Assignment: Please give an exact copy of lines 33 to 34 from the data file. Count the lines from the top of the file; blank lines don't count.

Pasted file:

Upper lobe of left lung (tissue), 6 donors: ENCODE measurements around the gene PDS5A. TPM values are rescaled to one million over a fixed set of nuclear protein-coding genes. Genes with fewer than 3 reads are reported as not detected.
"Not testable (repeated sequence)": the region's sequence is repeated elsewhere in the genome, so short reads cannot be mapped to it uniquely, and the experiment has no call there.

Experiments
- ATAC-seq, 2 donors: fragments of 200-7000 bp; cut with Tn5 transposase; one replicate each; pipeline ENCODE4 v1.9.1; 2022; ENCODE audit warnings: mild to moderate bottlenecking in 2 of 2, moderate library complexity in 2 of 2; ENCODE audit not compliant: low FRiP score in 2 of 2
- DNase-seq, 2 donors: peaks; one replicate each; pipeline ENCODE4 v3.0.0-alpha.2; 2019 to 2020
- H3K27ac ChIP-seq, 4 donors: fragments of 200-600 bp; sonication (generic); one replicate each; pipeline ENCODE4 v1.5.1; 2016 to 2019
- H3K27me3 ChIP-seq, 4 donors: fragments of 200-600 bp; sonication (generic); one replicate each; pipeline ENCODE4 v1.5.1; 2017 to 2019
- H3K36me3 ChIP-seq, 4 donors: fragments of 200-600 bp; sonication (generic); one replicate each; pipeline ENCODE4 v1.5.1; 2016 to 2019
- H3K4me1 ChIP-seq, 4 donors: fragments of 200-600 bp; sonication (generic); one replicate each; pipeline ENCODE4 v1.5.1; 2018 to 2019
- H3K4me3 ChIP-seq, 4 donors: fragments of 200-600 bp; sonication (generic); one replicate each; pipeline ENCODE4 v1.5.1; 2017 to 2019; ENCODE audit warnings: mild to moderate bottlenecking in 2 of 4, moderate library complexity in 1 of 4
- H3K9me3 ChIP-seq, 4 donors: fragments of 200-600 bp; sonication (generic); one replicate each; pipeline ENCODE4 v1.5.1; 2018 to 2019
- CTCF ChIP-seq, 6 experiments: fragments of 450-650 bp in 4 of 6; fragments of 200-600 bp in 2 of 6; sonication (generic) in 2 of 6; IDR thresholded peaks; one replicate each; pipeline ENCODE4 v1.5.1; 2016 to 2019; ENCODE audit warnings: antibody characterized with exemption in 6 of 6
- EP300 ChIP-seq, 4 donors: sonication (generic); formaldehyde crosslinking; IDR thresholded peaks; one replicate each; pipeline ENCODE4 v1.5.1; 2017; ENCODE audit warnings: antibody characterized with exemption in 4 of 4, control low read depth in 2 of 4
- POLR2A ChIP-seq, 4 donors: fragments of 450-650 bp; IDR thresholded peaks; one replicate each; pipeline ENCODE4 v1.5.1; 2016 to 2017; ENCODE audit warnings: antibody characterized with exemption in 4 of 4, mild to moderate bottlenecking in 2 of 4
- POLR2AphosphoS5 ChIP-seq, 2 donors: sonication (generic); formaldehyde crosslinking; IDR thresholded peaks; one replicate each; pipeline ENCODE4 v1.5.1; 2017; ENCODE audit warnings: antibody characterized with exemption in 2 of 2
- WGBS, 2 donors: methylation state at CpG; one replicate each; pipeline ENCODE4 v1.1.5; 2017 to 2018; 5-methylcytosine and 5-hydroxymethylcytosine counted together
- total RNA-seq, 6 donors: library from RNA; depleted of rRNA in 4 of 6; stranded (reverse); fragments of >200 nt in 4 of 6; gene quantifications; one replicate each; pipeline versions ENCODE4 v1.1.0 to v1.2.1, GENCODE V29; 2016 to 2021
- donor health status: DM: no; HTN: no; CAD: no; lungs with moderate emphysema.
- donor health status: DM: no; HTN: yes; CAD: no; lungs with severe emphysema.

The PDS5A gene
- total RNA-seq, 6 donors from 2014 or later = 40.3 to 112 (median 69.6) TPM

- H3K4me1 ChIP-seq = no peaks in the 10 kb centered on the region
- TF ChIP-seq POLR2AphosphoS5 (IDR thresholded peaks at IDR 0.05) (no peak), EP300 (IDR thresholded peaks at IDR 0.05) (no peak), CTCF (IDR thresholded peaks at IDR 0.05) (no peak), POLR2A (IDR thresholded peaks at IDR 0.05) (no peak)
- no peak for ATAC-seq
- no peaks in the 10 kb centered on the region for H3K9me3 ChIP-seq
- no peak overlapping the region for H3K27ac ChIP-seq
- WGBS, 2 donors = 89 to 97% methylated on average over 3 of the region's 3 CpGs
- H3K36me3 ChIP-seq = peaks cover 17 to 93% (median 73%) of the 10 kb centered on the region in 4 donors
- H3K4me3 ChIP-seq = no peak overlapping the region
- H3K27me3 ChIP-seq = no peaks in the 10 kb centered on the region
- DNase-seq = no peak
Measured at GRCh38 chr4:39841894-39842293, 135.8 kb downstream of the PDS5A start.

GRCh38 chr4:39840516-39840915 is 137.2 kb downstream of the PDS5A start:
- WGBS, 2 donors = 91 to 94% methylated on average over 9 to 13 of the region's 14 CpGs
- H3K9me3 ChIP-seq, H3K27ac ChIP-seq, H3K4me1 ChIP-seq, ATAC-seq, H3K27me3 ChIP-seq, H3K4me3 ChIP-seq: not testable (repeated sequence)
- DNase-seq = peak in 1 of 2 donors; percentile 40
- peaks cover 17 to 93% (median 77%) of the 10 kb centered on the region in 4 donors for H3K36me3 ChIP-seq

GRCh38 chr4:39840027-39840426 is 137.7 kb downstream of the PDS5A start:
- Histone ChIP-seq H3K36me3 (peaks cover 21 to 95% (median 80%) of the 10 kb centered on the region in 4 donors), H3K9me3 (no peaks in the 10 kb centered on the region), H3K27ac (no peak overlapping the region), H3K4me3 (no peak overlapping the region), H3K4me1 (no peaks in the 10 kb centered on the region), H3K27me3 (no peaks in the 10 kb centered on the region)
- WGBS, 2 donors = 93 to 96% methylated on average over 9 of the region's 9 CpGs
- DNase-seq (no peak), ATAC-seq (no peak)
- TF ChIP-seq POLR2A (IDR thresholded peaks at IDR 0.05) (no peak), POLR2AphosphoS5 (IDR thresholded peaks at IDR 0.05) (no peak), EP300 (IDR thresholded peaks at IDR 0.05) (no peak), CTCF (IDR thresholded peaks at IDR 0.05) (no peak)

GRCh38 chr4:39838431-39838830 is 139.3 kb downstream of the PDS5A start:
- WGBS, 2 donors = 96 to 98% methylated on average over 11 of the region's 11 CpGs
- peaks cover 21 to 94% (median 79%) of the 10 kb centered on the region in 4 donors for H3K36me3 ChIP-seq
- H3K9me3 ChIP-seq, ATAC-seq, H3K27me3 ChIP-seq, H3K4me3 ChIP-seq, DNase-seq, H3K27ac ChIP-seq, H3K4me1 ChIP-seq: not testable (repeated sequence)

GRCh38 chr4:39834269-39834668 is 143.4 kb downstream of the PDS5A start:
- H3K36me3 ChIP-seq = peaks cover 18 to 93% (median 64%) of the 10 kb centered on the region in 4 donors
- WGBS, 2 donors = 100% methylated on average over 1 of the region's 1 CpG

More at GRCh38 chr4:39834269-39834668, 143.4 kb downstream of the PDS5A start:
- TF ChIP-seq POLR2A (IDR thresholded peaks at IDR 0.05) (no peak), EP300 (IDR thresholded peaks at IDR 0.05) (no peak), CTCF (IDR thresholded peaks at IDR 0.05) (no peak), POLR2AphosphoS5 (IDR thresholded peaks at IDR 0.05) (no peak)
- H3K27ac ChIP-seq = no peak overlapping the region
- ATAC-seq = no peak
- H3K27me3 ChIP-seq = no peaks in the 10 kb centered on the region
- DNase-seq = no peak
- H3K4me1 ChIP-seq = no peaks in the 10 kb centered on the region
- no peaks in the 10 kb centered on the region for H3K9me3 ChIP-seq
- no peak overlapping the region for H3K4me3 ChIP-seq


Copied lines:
GRCh38 chr4:39840516-39840915 is 137.2 kb downstream of the PDS5A start:
- WGBS, 2 donors = 91 to 94% methylated on average over 9 to 13 of the region's 14 CpGs